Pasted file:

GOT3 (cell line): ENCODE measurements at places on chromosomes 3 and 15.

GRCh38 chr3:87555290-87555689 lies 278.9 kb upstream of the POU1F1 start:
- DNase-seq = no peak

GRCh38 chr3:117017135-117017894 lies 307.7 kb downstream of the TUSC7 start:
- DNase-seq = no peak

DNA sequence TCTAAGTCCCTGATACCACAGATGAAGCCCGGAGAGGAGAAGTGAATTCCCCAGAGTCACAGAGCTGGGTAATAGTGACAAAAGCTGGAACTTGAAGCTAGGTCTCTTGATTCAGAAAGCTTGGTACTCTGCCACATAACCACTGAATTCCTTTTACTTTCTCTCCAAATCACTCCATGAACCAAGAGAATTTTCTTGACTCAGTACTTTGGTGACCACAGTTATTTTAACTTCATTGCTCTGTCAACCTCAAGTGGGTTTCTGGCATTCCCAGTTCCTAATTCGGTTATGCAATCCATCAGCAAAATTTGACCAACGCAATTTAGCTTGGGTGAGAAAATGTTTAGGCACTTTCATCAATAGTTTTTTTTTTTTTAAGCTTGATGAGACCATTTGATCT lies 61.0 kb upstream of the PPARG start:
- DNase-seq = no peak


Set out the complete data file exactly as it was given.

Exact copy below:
GOT3 (cell line): ENCODE measurements at places on chromosomes 3 and 15.

GRCh38 chr3:87555290-87555689 lies 278.9 kb upstream of the POU1F1 start:
- DNase-seq = no peak

GRCh38 chr3:117017135-117017894 lies 307.7 kb downstream of the TUSC7 start:
- DNase-seq = no peak

DNA sequence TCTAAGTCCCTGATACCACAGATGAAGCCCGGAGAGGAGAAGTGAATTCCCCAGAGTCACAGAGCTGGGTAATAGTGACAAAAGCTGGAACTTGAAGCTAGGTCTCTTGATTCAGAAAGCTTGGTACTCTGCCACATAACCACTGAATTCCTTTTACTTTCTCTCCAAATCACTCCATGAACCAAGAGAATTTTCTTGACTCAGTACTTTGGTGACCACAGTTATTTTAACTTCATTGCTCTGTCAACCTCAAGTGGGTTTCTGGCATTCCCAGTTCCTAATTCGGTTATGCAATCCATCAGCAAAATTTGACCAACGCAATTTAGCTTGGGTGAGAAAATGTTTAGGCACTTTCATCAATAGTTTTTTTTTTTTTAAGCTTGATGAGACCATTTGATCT lies 61.0 kb upstream of the PPARG start:
- DNase-seq = no peak